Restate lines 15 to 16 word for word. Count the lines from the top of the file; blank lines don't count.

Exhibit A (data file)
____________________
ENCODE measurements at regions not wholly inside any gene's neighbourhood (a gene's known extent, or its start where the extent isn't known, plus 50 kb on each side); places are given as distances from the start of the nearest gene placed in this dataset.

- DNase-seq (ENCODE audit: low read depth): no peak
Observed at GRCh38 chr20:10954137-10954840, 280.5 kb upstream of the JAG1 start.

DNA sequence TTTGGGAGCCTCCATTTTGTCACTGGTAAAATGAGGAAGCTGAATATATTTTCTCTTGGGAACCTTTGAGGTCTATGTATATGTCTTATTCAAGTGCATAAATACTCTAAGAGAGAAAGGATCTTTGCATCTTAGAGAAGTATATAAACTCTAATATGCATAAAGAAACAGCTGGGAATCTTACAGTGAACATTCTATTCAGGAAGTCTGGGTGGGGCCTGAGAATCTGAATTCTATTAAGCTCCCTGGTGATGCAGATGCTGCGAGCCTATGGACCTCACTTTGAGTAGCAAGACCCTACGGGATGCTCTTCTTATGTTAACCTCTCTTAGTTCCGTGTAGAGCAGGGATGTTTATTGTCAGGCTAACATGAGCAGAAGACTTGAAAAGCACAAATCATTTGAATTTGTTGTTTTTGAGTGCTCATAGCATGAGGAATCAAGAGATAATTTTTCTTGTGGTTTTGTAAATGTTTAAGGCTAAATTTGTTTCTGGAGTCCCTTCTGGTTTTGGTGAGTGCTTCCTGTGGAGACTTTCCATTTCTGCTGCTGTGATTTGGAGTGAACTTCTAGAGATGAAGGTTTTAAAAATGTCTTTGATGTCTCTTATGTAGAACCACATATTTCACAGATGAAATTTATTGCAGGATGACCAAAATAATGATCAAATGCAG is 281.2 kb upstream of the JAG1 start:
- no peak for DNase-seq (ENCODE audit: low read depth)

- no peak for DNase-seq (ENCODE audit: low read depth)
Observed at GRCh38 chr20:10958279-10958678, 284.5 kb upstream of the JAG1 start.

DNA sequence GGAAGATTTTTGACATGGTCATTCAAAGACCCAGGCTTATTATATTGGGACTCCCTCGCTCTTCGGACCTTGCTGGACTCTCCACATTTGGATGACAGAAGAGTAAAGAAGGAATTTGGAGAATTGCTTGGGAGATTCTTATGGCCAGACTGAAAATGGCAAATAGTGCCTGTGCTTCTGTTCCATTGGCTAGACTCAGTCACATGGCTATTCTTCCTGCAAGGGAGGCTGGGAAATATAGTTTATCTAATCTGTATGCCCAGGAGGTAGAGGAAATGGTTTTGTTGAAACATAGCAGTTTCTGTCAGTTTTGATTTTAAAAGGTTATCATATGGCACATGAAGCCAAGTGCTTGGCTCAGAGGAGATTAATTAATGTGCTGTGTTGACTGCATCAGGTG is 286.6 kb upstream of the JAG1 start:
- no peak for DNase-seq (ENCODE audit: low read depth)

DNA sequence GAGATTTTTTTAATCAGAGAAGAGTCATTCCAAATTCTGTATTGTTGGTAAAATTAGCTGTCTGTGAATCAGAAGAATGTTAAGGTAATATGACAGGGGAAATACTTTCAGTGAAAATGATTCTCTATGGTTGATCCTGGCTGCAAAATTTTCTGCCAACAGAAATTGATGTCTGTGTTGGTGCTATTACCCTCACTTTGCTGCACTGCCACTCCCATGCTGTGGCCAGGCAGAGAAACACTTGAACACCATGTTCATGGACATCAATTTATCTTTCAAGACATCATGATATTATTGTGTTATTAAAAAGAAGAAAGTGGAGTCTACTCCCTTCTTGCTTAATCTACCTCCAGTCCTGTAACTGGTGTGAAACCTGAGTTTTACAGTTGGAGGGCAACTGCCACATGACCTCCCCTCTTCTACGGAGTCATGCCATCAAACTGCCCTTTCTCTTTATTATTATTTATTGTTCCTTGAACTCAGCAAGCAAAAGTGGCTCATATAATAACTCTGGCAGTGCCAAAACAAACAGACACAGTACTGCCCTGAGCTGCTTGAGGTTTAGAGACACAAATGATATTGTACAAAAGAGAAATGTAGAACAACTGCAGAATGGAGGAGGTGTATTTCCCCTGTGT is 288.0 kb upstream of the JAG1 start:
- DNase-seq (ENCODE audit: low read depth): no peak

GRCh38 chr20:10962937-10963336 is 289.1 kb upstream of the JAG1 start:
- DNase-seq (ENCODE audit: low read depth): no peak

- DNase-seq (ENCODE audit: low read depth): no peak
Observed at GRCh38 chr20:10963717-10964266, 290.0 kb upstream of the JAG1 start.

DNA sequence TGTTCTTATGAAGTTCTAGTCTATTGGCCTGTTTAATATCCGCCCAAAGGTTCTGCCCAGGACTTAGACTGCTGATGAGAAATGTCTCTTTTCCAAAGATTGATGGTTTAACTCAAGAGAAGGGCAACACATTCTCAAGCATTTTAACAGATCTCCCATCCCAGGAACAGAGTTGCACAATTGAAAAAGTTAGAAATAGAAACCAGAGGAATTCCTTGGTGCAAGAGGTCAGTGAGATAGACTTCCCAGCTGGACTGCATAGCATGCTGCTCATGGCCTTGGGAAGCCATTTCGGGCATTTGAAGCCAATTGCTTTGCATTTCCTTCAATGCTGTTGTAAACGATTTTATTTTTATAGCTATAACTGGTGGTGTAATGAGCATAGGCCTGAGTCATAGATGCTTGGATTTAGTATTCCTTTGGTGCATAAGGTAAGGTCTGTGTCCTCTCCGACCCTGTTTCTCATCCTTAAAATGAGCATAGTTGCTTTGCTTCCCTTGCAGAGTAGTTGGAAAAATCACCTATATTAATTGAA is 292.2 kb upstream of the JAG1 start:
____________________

Observed at GRCh38 chr20:10963717-10964266, 290.0 kb upstream of the JAG1 start.

DNA sequence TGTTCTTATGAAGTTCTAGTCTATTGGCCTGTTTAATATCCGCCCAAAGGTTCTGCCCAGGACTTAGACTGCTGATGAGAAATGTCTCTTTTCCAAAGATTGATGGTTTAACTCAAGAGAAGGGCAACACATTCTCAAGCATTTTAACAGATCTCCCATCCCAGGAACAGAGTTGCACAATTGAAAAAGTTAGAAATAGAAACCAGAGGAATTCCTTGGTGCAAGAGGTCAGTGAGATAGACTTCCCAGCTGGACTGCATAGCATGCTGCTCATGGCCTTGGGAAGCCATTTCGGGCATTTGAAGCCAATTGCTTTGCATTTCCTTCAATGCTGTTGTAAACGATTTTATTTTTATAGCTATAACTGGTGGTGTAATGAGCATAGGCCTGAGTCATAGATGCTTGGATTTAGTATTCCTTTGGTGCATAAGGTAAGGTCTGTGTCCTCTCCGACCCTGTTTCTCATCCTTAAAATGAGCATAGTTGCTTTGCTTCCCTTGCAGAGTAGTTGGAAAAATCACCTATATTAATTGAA is 292.2 kb upstream of the JAG1 start: